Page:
Chris TerryBritain’s electoral landscape is dominated by safe seats, with very little competition for votes taking place within them. New research, presented here by Chris Terry of the Electoral Reform society, shows the enormous differences between the ‘cost’ of votes in different constituencies, calling into question the premise that all votes are equal.

This article was originally published on the Democratic Audit blog.

London Buses on route to Hampstead, one of Britain's 'most expensive' constituencies (Credit: Lawrence Abel, Wikimedia Commons)

London Buses on route to Hampstead, one of Britain’s ‘most expensive’ constituencies (Credit: Lawrence Abel, Wikimedia Commons)

A well-known feature of Britain’s First Past the Post electoral system that it divides the country into safe and marginal constituencies. Safe seats have almost no chance of switching hands and while they are occasionally lost, such events are notable for their rarity. It is also well known that parties target their resources on the most marginal constituencies, a logical practice given the twin pressures of limited resources and an electoral system that creates such a large number of safe seats.

It is possible to establish the degree of difference between marginal seats and safe, with regards to how much value is placed on them by parties. A solid measure for this is how much money parties spend campaigning in them. How much do political campaigns value a vote in each of the 650 constituencies which make up the United Kingdom? The Electoral Reform Society’s new report “Penny for your vote? Counting the cost of an unfair electoral system” calculates the answer through an in-depth analysis of Electoral Commission data on campaign expenditure in 2010.

Our research found that votes in the most valued seat, Luton South, where worth £3.07 each – 22 times that of the least valued seat, Bootle, where votes were valued at just 14p. The seats with the highest spending per vote – constituencies like Hampstead and Kilburn, Brighton Pavilion, and Norwich South – were contested by a multitude of parties, with strong campaigns from minor party or independent candidates. Those seats with the smallest amount of spending per vote – for example Halton, Ruislip Northwood and Pinner and Sheffield Heeley – were all ultra-safe.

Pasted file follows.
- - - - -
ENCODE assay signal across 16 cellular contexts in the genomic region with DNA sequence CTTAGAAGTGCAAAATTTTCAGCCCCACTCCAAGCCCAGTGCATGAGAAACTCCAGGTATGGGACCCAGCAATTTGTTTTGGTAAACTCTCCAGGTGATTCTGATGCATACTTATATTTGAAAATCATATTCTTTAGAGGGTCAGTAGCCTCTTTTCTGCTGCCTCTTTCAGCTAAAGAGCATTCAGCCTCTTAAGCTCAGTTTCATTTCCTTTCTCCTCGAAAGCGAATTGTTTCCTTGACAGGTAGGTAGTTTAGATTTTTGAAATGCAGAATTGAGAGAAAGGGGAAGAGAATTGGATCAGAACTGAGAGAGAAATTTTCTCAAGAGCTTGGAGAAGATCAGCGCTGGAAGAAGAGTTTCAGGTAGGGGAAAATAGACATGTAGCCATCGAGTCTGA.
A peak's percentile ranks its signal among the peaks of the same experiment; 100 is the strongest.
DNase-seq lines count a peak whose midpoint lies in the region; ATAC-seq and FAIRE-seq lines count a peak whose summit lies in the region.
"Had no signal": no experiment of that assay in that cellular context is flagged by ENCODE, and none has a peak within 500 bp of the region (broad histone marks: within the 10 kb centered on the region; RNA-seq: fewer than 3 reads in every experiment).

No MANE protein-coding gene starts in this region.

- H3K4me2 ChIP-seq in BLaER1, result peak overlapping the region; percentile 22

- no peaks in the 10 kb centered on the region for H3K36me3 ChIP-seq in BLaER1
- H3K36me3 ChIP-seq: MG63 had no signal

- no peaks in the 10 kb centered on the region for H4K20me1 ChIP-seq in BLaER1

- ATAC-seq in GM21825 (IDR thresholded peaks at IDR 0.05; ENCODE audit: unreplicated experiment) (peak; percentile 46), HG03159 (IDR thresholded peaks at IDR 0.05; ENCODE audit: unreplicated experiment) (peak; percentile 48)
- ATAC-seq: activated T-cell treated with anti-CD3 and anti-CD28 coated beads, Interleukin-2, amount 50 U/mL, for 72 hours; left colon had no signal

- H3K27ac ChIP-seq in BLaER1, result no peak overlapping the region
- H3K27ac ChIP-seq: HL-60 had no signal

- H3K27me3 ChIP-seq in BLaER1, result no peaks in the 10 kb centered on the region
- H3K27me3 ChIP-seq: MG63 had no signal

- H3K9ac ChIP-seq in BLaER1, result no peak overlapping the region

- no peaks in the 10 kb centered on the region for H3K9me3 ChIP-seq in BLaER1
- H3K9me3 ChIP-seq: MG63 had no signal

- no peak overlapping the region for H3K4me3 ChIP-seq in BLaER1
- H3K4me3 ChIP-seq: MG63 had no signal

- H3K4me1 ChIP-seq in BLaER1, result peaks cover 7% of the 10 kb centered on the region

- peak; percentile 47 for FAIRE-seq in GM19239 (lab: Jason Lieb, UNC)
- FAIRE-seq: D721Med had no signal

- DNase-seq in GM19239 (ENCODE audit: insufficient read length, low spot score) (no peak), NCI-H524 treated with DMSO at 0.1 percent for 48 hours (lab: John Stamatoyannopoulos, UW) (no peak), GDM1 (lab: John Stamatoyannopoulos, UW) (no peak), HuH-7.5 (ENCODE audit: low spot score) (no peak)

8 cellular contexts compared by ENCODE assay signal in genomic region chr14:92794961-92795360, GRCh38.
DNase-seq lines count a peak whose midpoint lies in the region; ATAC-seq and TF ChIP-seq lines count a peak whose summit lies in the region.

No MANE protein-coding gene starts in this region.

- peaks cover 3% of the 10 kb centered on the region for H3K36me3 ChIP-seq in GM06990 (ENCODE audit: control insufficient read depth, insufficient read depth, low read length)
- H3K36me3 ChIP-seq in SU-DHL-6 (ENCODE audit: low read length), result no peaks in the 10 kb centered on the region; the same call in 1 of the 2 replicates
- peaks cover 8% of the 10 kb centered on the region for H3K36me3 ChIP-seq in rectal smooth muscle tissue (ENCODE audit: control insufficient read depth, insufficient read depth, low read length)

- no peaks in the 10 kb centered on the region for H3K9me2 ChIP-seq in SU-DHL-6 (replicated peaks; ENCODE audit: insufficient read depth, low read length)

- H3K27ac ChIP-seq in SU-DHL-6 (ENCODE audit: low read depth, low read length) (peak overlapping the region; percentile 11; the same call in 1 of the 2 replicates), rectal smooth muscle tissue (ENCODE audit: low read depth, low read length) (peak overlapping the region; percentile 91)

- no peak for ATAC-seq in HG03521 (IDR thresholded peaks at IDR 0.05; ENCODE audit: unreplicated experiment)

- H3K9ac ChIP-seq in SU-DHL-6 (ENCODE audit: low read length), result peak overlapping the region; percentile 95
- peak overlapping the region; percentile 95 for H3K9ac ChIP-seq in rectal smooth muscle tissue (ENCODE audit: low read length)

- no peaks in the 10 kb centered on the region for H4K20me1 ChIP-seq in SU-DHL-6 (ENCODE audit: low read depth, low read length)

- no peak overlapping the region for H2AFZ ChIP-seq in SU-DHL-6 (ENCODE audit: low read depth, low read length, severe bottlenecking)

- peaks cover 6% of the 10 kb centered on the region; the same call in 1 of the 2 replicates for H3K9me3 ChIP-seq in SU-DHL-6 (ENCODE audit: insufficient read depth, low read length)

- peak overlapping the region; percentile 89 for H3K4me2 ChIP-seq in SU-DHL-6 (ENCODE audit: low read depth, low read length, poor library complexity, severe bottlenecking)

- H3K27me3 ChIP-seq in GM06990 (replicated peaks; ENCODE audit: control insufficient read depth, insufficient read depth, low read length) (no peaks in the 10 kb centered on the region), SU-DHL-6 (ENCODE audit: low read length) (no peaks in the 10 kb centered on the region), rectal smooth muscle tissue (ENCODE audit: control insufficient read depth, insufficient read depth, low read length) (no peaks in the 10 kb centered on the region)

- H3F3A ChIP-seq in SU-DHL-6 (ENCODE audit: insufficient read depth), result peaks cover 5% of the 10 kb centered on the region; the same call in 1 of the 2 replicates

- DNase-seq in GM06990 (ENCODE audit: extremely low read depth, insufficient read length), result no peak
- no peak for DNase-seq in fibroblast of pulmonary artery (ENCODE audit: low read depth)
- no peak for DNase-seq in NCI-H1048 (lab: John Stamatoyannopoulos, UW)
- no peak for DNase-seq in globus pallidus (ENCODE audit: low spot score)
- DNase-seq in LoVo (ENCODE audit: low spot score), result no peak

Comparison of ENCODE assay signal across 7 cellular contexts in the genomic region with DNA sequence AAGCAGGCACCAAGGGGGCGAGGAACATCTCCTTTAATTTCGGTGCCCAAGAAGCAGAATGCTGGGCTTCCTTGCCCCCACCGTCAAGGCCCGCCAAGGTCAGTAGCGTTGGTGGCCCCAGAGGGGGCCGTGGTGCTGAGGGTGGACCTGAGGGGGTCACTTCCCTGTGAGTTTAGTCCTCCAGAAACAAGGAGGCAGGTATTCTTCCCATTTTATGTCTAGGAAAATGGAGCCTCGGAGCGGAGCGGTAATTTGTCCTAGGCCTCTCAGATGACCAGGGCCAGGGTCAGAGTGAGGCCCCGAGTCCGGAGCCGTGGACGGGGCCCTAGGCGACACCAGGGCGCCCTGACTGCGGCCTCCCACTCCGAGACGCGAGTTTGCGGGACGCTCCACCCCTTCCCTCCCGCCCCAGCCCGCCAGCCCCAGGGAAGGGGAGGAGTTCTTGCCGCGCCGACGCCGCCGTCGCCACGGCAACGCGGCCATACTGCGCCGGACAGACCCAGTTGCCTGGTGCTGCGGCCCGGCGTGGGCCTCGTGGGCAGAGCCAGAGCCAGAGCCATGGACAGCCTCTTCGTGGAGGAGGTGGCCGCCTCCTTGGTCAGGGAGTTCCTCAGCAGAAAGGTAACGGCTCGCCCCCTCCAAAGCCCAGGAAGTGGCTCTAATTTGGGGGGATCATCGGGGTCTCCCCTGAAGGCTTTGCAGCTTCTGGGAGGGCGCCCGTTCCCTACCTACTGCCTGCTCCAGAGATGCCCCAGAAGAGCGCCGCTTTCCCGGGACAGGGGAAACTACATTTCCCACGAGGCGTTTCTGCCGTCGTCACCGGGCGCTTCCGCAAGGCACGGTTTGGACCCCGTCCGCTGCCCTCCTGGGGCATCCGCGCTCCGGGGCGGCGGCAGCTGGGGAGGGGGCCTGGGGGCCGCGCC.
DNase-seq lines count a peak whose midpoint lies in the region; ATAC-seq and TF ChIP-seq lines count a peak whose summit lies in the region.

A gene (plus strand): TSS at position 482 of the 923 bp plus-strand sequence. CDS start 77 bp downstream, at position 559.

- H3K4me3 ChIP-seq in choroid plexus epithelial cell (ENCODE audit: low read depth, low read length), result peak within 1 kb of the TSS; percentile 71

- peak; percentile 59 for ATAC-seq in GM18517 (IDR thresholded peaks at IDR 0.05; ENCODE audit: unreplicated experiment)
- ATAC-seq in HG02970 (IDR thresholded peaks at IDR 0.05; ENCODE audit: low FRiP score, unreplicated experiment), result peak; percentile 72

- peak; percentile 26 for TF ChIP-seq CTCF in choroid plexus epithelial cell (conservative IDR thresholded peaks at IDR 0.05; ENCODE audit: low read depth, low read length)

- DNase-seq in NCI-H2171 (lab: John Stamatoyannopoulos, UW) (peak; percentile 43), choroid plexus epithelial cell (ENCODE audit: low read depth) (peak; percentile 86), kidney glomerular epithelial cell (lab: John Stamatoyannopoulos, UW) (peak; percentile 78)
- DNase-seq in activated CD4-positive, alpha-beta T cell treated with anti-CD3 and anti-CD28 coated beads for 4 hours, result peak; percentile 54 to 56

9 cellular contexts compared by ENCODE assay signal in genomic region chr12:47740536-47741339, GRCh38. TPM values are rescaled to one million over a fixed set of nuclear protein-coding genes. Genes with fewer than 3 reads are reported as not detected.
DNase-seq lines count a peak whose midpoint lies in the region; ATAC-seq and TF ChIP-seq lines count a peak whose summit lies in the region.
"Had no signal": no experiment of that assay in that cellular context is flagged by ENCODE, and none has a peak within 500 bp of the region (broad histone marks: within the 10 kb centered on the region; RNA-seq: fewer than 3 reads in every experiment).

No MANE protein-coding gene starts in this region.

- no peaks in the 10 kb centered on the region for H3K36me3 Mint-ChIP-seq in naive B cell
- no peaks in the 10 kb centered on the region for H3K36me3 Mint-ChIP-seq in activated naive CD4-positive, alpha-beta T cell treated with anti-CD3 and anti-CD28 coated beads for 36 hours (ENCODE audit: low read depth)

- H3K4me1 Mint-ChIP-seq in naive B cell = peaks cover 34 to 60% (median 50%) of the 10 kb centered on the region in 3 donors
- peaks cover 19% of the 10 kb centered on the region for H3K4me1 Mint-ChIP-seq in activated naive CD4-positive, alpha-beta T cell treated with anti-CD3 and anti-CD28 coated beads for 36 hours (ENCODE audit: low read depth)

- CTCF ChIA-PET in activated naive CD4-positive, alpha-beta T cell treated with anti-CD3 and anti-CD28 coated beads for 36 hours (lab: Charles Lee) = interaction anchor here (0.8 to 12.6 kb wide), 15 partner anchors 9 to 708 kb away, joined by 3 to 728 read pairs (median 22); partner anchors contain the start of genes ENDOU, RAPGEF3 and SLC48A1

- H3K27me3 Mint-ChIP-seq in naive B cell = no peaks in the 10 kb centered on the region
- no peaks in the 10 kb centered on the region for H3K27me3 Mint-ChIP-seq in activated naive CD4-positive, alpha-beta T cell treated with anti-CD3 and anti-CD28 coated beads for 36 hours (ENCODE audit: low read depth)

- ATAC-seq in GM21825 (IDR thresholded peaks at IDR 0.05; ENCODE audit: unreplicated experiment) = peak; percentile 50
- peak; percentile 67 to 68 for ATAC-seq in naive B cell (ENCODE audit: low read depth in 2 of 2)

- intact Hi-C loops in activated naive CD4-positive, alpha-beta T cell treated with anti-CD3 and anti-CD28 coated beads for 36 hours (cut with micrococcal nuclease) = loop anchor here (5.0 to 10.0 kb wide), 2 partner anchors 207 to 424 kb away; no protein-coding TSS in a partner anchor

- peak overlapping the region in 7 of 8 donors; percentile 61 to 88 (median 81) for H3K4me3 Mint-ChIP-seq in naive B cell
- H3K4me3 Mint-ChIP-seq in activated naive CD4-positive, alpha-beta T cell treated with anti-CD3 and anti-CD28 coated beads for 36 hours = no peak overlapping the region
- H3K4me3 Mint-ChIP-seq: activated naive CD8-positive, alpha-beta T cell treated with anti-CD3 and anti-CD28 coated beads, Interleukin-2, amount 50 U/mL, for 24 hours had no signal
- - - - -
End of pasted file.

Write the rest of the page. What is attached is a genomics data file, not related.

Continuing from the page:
The table below demonstrates the disparity between campaigning in the 50 least and most marginal seats.

Chris Terry table

The top 50 closest seats ended up with an average majority of only 1.3%, while the bottom 50 had a majority of 41.9%. Average spending per vote in the top 50 was 162% higher than in the bottom 50. Spending on advertising per vote was two thirds higher, and spending on public meetings was 85% higher. Average spending per vote on leaflets was 188% higher in the closest 50.

We found that in 195 seats (30% of the total) no money was spent on public meetings by any candidate. In those seats the average majority was four points higher. In five seats nothing was spent on advertising. Of these five seats only one, Knowsley, had any money (£40) spent on public meetings at all.